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General Availability of Azure Data Box Edge Appliance Released
Last week Microsoft announced that GA versions of Azure Data Box Edge and Azure Data Box Gateway are now available through the Microsoft Azure Portal.
Azure Data Box Edge, the “1U rack-mountable appliance” made by Microsoft, was at the preview stage back in September 2018. It can be used to help with compute and storage tasks before transferring data to Azure datacenters.
Back in September Microsoft has also announced the general availability of its rentable storage device, Azure Data Box, for physically transferring up to 100TB of data to Microsoft for installation on Azure infrastructure. It’s also offered as a 1PB Azure Data Box Heavy storage device, which is still at the preview stage. There’s also an 8TB Azure Data Box Disk storage device that’s currently available for lighter Azure data transfers.
Azure Data Box Edge is a more specialized appliance that can be “racked alongside your existing enterprise hardware or live in non-traditional environments from factory floors to retail aisles,” according to Microsoft’s announcement. It’s designed to support a few edge computing and storage tasks.
For instance, Azure Data Box Edge supports running applications in containers. It supports local caching of frequently used data, while automatically transferring other data to the Azure Storage service. Azure Data Box Edge also lets users conduct machine learning operations locally via an included Intel Arria 10 field programmable gate array, although this machine learning capability is still at the preview stage.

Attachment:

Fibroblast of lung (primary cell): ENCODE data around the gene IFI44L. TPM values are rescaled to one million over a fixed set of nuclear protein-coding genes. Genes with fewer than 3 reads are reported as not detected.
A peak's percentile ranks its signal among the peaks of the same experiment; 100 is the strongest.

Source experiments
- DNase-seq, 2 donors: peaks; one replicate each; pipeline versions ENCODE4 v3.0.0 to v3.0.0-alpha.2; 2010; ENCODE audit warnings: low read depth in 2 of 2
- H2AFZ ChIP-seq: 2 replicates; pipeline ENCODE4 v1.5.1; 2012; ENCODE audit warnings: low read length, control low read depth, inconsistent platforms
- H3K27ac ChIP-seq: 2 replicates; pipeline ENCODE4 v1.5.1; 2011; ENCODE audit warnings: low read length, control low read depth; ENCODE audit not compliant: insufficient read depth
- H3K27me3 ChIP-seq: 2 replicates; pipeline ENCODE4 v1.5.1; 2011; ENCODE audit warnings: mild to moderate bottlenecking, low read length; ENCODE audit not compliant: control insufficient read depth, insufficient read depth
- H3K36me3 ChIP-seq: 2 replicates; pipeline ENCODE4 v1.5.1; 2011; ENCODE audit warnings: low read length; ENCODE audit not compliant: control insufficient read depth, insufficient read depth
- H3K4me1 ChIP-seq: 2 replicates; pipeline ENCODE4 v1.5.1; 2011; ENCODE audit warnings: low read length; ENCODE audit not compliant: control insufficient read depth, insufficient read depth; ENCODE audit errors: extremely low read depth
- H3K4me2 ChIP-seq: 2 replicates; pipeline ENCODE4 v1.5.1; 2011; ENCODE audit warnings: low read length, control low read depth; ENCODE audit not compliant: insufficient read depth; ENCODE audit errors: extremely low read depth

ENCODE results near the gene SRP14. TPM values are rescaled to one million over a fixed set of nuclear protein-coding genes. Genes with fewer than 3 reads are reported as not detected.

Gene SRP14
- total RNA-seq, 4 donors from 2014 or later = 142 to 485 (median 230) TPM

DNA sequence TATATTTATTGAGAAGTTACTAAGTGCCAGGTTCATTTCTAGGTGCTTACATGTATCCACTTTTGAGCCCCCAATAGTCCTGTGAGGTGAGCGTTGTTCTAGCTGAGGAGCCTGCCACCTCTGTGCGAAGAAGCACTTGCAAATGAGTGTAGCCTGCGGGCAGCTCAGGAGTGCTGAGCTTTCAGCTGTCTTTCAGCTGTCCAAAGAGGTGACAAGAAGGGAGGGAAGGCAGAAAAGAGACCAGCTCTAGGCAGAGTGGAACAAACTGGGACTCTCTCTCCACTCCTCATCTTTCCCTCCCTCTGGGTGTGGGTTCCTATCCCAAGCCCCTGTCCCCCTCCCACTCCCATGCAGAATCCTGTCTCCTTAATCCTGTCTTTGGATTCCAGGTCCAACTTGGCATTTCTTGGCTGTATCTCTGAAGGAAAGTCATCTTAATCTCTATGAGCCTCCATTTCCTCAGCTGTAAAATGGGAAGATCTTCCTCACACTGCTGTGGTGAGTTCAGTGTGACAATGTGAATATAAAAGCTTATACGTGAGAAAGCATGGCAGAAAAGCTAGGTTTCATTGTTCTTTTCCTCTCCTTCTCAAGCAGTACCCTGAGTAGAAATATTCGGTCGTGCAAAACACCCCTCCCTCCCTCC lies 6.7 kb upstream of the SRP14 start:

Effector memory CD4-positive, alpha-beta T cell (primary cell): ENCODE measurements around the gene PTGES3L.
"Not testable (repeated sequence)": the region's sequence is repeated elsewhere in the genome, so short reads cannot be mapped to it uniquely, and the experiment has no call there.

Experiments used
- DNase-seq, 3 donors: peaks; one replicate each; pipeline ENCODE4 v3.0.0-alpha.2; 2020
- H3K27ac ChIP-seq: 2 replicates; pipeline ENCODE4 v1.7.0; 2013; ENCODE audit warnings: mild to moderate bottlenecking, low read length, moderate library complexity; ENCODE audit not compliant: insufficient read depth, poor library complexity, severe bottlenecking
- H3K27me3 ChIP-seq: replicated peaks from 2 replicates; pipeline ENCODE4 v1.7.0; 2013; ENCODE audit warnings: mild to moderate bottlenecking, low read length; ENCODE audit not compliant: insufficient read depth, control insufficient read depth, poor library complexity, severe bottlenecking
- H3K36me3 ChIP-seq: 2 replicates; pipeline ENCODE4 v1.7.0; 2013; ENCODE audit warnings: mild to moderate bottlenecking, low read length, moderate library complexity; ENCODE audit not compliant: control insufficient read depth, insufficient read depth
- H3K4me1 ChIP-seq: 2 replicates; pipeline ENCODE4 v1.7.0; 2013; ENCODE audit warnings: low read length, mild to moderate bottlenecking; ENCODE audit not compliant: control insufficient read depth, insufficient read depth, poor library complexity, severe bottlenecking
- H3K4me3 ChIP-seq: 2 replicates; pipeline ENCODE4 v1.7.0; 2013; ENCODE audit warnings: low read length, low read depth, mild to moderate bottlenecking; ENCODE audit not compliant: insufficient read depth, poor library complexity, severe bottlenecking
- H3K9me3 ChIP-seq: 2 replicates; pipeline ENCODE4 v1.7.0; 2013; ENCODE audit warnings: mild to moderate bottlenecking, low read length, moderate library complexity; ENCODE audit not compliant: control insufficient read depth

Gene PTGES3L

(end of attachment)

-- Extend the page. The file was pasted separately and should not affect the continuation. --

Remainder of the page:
Organizations can get the Azure Data Box Edge appliance by ordering it from Microsoft via the Azure Portal, a browser-based management solution. The costs to use Azure Data Box Edge are described at this page. There’s a monthly charge of $336.60 for 10TB, but Microsoft also charges separately for storage. Microsoft doesn’t charge for the Azure Data Box Edge hardware, but there’s an undetermined fee for lost or damaged gear.
On the machine learning front, Microsoft explained in another announcement that most of the data used in applications by organizations is “used at the edge,” such as collecting images, which might be done by retail stores, factories or hospitals. Consequently, the ability to conduct machine learning processes on the Azure Data Box Edge appliance by these organizations can result in “lower latency and savings on bandwidth costs,” Microsoft contended.
Organizations can use Azure Data Box Edge to do things like “train a TensorFlow model for image classification scenarios, containerize the model in a Docker container, and then deploy the container to a Data Box Edge device with Azure IoT Hub,” according to Microsoft.
Microsoft also offers an Azure Machine Learning service. It’s a separate service, though, that’s different from the machine learning capabilities of the Azure Data Box Edge appliance.
The network storage capability of the Azure Data Box Edge appliance gets carried out using the Azure Data Box Gateway. The Azure Data Box Gateway is a software “virtual appliance” component in the Azure Data Box Edge appliance or it’s available separately. Azure Data Box Gateway is also now generally available, according to Microsoft’s announcement.
The data that goes to the Azure Data Box Gateway “will automatically upload to your Azure Storage account, supporting Block Blob, Page Blob or Azure Files,” Microsoft clarified. The network bandwidth used for these data transfers gets optimized by Microsoft.
In another announcement on Tuesday, Microsoft announced that Blob storage on the Azure Data Box product has reached general availability status. The Blob storage support lets users copy data using REST-based APIs, making Azure Data Box “appear like an Azure storage account.”
Blob storage for Azure Data Box can be used to handle Big Data workloads, such as moving “large HDFS stores to Azure as part of an Apache Hadoop migration,” Microsoft indicated. The Blob storage capability of Azure Data Box is also being tapped by Microsoft’s partners, such as “Veeam, Rubrik and DefendX,” to help customers move their data to Azure, according to Microsoft.
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